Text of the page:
I was watching a tutorial on how to do scripting of games in Unity recently and was excited to see that they offer "kinematic" motion. I knew I needed to ask for that here.
Let me explain. In Sansar, an object with a collision mesh can be left static or dynamic. If you want it to move at all, it must be dynamic. Almost all of the scripted dynamics you've seen from me, like hinged doors, rely on a physics fudge that approximates what in Unity is kinematic motion. See, most of my dynamics scripts set the mass of the dynamic object (e.g., door) to zero so it does not fall under the force of gravity. My scripts are setting the position and orientation of these objects very rapidly, thus creating the illusion of motion.
One nasty problem with this trick is that zero-mass objects do not behave as you would expect them to when you throw things at them, run into them, or try to walk on top of them. They typically jitter rapidly as the script is continually updating them. They certainly do not stop you from walking through them, as one might expect of a door. And sometimes they outright throw you across the scene. It's all very unnatural.
I've been working on the alternative, where I let objects have a mass and where I use complex stabilization mechanisms that are based quite literally on rocket science. You can stand and walk on them, they can kick you out of the way if they run into you. They act much more like you would expect physical, moving objects to act. But they are not entirely stable. Attempts to rapidly move them can cause their stabilization algorithms to overcompensate in a way that give engineers of real dynamic systems sleepless nights trying to overcome. They are costly in computing power, suffer from occasional jittery behavior, and can be very difficult to configure. Thus, this technique is not a good general solution for something as simple as a functional door.
Then there's Unity's kinematic motion. In that model, a rigid body like a door is not affected by gravity and cannot be pushed out of the way by a user or dynamic object striking it. It moves, yet it itself is immovable. This is the behavior we are also familiar with in Second Life with doors and some other kinds of scripted animated objects. This is also identical to the motions we see with animated mesh right now. Cerberus' steamship in Darkwood Forest illustrates smooth motion of an object that is essentially kinematic in its motion. You can ride it and it can push you out of the way, but you cannot affect it.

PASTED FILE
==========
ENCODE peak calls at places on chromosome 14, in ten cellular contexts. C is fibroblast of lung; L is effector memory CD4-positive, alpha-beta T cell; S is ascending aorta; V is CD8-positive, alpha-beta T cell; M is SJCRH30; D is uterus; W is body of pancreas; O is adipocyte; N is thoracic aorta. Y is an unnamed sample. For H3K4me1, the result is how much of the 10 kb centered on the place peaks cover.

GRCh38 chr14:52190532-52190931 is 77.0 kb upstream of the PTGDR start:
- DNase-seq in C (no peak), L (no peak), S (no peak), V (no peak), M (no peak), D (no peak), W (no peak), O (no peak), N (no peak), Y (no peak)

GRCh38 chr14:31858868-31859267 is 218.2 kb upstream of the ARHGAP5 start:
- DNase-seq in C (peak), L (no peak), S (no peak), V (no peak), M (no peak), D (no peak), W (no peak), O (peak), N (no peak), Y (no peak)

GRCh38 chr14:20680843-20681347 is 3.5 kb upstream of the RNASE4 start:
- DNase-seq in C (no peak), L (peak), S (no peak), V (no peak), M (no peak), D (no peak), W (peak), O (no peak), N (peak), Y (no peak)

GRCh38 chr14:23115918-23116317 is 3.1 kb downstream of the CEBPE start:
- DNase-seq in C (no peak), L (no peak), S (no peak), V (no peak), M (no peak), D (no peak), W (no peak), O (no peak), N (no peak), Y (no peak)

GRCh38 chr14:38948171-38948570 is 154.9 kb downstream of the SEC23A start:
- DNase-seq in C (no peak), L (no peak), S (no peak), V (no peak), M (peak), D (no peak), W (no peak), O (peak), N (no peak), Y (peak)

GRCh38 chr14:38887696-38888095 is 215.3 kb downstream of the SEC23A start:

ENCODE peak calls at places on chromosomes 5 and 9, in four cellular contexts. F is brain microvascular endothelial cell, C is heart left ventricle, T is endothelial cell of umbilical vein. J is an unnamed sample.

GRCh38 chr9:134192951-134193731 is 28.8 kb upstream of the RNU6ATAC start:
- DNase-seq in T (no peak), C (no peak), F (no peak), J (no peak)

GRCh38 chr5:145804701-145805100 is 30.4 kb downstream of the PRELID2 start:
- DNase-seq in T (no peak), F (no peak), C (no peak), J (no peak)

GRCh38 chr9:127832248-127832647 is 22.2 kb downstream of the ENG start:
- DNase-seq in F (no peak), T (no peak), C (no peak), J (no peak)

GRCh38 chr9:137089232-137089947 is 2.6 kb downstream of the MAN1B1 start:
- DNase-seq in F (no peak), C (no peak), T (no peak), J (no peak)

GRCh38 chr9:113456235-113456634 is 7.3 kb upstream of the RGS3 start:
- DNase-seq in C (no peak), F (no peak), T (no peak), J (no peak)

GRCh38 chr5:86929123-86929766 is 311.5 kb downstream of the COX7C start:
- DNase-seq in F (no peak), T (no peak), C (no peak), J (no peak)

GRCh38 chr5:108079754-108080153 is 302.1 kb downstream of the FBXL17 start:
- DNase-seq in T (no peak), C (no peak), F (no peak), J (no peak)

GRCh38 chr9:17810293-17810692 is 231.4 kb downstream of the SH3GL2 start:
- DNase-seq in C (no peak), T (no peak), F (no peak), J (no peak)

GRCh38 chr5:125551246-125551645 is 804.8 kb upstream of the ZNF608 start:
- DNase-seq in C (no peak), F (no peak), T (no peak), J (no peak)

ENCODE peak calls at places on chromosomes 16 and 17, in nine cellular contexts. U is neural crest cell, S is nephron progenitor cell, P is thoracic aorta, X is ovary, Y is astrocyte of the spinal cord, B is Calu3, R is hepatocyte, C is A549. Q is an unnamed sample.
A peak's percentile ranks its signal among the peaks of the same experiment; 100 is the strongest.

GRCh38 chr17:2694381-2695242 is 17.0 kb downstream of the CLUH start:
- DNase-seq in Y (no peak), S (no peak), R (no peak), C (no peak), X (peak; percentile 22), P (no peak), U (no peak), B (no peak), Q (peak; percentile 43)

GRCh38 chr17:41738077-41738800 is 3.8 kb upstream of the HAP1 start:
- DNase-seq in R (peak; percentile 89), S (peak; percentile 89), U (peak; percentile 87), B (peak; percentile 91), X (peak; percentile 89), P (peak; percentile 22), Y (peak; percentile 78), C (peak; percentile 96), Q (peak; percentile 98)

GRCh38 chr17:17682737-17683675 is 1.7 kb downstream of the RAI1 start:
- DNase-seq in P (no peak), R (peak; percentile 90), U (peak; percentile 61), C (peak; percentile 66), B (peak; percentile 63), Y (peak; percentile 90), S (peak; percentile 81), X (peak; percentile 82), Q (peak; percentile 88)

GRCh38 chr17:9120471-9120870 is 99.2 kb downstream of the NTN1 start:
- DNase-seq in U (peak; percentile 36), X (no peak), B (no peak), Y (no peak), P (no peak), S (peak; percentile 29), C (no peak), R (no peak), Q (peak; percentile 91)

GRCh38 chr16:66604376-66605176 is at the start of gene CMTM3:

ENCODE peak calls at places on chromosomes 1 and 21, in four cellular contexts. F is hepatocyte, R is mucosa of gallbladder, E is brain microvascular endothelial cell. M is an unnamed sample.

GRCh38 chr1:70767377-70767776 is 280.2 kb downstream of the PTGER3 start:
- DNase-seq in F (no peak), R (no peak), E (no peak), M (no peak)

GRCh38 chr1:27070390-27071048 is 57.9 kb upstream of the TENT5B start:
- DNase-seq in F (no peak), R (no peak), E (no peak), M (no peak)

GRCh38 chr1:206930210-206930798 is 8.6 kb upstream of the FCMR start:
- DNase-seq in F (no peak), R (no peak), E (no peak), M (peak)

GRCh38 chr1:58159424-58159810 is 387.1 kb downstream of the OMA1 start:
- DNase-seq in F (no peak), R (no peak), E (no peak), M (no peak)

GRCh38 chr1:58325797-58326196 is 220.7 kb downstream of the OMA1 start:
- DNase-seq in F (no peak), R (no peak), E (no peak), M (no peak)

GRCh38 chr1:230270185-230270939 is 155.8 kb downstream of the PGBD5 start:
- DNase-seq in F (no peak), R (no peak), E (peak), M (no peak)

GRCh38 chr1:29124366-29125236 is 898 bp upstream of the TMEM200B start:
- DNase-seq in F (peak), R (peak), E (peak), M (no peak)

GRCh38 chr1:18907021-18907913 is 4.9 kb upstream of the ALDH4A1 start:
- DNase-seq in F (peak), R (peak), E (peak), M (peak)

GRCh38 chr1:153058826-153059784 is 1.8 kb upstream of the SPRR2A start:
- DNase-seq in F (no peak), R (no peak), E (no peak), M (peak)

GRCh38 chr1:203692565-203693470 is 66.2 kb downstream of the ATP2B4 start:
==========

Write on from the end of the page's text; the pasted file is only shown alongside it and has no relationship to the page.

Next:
Kinematic motion can dramatically cut down the burden on the physics engine. Because nothing can move a kinematic dynamic object, there's no need to compute the forces acting on it, which makes it the same, moment by moment, as land, trees, and other static objects with collision meshes. That leaves only loose objects you can throw around (and avatars walking around) as objects needing collision computations.
One key to why animated mesh objects can be ridden as vehicles is that their positions are determined by continuous math functions that can be used to compute their velocity in any moment along the path. That velocity gets imparted to anyone riding. This is also why dynamic objects like my hover platforms can be ridden as vehicles, too. Their motions are not determined by frequent updates of position. Rather they are determined by moment to moment velocity computations. Ideally, kinematic motion would work like this, too. While setting position should make it possible for an estimate of velocity computations, a better bet would be for a script to impart linear velocities and rotations and simply update them along the way. Traveling in a circle would, for example, be accomplished by stringing together a series of straight-line motions in the simplest case. But knowing this velocity would make it easy to get riders on board and do other smoothly continuous physics-y things.
So why is scripted kinematic motion highly desirable? Here's a summary of some reasons:
- Increased dynamics without increased physics burden
- Scripted smooth motion without gravity causing jitter
- Continuously smooth motion calculations
- Greatly reduced frequency of update function calls in script
- Simplified motion calculations
- Lower barrier to entry for scripters
- Easy to ride vehicles and moving parts
- Easy to create movable barriers like doors
- Machines don't fly apart because of casual interactions
Are there any downsides? There is one esoteric downside. Namely, you can't really "push back" on a kinematic dynamic object. Or if you step on a platform floating in the water, for instance, it won't bounce a little like you might expect. Honestly, this is more than made up for in the massive increase in content creation potential and decrease in likelihood of physics engine crashes, IMO. Also, if I created a door using the dynamic stabilization mechanism I described above, you still couldn't really push back, because the algorithm has no way to recognize that you're doing it and respond in some natural way.
In all honesty, I cannot currently see any downsides at all. None. But the potential is huge, I think.
If you agree with me, please do up-vote this post. And I welcome all comments, for and against.